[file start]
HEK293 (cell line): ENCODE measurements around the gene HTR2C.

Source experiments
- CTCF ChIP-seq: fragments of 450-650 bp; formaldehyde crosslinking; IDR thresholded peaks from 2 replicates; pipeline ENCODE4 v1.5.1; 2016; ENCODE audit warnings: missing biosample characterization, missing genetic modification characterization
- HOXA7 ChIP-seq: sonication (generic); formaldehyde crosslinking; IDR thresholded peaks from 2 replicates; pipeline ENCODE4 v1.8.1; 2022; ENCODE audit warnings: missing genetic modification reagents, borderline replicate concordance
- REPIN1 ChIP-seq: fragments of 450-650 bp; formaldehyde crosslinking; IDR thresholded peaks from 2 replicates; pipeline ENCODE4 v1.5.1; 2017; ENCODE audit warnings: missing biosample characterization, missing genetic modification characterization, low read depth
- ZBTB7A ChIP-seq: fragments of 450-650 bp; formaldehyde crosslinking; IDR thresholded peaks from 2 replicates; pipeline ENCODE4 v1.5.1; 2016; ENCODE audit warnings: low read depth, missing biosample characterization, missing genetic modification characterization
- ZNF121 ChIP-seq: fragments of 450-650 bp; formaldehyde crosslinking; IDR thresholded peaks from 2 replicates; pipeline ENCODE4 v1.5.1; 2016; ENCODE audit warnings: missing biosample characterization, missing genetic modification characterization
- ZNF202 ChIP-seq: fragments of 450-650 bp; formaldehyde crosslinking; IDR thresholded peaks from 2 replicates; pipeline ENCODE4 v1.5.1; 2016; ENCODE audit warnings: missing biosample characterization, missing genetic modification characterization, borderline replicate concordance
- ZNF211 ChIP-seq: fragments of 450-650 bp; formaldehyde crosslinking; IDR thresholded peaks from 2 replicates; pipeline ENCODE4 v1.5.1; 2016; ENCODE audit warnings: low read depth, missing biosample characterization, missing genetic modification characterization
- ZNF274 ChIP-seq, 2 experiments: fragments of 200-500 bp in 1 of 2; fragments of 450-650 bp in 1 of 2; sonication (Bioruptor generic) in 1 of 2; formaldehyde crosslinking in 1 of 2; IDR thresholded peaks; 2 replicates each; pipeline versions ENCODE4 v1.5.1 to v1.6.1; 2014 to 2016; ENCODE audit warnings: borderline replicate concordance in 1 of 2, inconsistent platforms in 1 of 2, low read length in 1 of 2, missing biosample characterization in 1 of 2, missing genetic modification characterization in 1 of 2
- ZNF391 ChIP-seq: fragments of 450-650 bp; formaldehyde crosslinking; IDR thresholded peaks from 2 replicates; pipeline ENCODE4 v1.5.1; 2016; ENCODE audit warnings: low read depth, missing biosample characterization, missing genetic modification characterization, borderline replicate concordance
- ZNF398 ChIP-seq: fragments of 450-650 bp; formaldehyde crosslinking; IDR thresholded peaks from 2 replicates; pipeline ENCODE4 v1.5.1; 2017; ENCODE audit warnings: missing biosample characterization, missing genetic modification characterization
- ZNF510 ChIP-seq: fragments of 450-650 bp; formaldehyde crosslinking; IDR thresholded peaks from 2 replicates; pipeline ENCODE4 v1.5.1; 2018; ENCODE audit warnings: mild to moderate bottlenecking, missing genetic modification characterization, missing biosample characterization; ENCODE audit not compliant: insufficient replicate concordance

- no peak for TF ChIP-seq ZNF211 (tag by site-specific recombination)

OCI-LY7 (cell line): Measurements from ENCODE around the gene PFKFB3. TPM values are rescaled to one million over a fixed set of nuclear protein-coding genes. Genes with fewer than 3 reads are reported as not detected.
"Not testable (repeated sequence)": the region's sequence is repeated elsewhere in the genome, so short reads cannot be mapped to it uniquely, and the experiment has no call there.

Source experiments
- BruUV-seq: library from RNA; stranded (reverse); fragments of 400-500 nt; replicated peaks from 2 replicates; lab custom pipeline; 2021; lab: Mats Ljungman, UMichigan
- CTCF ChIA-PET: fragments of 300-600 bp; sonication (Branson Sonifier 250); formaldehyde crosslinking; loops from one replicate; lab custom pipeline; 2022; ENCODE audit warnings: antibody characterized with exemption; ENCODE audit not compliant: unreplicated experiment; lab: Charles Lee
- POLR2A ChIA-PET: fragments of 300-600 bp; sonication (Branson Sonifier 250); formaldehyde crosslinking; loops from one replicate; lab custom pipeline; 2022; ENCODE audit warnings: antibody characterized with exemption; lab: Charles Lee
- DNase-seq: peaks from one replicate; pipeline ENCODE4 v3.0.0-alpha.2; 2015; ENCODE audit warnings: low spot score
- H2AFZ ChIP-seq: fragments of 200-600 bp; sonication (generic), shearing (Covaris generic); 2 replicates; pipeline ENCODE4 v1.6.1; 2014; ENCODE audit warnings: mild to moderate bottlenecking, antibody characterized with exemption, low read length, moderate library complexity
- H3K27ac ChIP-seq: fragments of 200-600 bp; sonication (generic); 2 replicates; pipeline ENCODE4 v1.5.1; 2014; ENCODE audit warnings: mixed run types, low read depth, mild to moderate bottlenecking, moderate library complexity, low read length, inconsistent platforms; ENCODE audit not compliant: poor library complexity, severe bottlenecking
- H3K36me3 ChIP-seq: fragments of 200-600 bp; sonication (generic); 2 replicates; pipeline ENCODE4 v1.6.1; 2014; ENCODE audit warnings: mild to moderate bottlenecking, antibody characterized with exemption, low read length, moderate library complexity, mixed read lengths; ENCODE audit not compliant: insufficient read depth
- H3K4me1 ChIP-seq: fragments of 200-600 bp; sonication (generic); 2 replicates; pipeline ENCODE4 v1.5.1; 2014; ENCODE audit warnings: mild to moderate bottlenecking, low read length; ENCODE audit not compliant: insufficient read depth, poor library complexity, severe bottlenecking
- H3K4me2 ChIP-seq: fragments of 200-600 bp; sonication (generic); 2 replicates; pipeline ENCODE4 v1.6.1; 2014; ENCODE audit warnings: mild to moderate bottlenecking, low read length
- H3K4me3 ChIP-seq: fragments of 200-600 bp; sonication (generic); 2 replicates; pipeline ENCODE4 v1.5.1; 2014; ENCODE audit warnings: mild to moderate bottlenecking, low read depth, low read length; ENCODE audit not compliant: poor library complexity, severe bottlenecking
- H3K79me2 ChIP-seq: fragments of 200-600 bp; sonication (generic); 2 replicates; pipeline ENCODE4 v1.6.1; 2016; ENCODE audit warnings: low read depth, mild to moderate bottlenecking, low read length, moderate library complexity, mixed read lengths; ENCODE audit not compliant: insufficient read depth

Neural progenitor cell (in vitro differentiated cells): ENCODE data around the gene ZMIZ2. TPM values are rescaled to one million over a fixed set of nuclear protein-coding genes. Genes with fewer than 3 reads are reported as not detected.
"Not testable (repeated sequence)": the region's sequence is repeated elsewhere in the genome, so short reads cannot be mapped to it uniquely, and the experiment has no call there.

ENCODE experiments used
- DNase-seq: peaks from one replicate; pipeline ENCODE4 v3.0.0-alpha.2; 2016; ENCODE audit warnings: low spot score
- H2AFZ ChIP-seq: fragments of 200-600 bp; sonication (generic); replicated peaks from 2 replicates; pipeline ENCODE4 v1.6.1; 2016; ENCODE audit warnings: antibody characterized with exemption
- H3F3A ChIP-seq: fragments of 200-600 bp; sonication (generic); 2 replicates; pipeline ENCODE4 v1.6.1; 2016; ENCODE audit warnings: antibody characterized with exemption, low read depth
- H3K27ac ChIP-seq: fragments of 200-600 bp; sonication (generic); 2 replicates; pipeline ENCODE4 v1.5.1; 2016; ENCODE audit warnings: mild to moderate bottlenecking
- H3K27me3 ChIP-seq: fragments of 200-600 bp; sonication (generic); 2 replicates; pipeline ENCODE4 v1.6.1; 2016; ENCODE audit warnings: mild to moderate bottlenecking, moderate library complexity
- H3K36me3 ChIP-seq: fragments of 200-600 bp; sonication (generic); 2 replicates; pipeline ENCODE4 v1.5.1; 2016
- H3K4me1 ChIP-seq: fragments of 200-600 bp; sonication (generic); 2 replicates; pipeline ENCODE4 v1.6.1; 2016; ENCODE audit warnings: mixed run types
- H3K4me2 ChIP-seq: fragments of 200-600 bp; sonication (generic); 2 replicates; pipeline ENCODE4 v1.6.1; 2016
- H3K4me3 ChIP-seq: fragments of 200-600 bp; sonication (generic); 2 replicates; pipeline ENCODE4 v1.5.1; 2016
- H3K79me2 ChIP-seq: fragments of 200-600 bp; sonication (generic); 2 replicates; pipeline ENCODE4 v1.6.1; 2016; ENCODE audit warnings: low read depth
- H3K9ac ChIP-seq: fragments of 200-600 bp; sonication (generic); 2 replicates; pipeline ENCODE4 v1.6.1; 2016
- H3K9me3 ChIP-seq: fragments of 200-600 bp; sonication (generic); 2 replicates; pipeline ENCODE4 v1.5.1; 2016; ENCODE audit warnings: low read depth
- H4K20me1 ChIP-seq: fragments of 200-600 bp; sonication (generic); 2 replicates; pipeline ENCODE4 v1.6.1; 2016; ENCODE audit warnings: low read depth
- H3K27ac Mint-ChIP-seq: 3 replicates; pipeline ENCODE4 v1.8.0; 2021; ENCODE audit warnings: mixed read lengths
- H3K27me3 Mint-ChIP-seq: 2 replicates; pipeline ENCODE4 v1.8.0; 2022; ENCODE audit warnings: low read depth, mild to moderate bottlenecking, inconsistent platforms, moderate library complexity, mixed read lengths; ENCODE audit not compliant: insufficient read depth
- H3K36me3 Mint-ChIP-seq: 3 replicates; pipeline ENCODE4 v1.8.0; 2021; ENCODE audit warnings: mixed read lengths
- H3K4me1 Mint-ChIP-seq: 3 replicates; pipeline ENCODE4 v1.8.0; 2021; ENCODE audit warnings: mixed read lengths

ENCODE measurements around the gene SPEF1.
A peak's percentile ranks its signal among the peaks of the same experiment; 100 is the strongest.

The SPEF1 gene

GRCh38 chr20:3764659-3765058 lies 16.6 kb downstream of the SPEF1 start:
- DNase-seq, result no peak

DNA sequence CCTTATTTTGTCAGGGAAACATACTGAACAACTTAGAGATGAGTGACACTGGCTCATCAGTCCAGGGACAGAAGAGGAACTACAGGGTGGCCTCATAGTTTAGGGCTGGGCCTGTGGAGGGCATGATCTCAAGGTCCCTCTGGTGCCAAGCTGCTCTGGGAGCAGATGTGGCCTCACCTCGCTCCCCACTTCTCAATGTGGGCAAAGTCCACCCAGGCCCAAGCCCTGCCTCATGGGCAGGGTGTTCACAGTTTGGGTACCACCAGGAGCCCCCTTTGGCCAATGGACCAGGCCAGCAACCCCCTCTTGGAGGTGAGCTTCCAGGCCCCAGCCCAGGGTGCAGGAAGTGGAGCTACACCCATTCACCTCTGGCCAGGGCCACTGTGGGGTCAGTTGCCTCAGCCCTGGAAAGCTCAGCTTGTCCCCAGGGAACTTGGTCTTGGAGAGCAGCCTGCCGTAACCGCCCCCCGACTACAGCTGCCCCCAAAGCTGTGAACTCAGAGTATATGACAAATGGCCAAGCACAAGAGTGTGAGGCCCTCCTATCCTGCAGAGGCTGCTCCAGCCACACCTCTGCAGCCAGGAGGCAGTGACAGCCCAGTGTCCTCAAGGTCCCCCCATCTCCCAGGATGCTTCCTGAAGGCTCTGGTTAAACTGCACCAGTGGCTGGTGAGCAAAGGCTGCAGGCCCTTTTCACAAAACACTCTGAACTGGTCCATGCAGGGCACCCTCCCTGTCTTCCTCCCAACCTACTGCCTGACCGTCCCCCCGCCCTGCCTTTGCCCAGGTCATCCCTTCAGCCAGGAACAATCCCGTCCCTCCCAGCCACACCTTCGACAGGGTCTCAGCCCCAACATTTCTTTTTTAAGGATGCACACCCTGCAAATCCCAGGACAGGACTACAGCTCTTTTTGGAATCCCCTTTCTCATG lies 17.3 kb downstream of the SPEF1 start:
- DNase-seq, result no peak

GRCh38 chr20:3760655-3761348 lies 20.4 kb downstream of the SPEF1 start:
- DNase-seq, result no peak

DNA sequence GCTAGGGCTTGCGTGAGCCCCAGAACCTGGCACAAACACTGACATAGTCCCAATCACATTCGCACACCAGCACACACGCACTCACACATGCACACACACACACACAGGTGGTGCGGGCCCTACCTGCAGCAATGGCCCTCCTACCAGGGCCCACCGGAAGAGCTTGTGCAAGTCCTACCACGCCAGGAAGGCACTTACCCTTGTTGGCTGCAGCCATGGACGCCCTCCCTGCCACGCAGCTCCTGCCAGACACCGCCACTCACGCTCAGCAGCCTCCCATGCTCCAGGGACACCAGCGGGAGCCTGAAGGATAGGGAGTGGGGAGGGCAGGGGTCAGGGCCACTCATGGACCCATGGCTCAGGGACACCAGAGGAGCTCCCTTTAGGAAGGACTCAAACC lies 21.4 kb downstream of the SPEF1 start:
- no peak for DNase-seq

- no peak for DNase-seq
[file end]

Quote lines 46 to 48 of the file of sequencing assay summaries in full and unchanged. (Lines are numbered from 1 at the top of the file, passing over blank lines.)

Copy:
- H3K27me3 Mint-ChIP-seq: 2 replicates; pipeline ENCODE4 v1.8.0; 2022; ENCODE audit warnings: low read depth, mild to moderate bottlenecking, inconsistent platforms, moderate library complexity, mixed read lengths; ENCODE audit not compliant: insufficient read depth
- H3K36me3 Mint-ChIP-seq: 3 replicates; pipeline ENCODE4 v1.8.0; 2021; ENCODE audit warnings: mixed read lengths
- H3K4me1 Mint-ChIP-seq: 3 replicates; pipeline ENCODE4 v1.8.0; 2021; ENCODE audit warnings: mixed read lengths